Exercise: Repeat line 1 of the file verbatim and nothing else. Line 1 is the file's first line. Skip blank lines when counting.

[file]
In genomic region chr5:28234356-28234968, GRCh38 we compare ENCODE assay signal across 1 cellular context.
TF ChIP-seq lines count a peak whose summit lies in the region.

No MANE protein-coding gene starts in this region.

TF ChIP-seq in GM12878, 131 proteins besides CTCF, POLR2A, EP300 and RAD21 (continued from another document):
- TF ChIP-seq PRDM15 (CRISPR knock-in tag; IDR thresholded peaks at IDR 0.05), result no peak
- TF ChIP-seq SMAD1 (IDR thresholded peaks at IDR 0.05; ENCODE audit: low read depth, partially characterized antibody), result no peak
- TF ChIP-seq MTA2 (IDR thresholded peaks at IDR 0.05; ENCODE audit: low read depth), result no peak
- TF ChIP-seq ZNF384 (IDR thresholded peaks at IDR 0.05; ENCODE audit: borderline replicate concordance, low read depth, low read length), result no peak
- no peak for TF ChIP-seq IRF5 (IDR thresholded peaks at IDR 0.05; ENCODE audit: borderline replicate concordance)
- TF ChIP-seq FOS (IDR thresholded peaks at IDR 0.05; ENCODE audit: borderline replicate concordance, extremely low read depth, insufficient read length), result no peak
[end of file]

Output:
In genomic region chr5:28234356-28234968, GRCh38 we compare ENCODE assay signal across 1 cellular context.